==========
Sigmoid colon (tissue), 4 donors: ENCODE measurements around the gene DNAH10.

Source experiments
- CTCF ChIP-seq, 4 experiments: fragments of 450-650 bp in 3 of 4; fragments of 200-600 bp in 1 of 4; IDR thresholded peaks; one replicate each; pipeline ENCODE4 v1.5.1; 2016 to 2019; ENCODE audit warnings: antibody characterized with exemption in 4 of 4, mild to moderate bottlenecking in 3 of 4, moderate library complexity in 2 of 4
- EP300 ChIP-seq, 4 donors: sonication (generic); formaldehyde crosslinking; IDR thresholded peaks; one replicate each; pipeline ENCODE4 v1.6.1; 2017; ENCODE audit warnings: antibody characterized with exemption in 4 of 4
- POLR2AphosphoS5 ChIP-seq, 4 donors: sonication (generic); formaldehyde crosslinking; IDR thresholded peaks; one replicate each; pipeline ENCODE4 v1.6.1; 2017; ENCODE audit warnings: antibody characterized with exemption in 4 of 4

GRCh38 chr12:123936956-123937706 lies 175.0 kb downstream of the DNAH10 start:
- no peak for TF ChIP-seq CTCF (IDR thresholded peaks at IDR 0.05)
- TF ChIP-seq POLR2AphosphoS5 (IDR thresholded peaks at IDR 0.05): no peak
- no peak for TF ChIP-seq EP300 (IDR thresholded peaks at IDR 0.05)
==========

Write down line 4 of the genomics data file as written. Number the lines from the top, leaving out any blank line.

- EP300 ChIP-seq, 4 donors: sonication (generic); formaldehyde crosslinking; IDR thresholded peaks; one replicate each; pipeline ENCODE4 v1.6.1; 2017; ENCODE audit warnings: antibody characterized with exemption in 4 of 4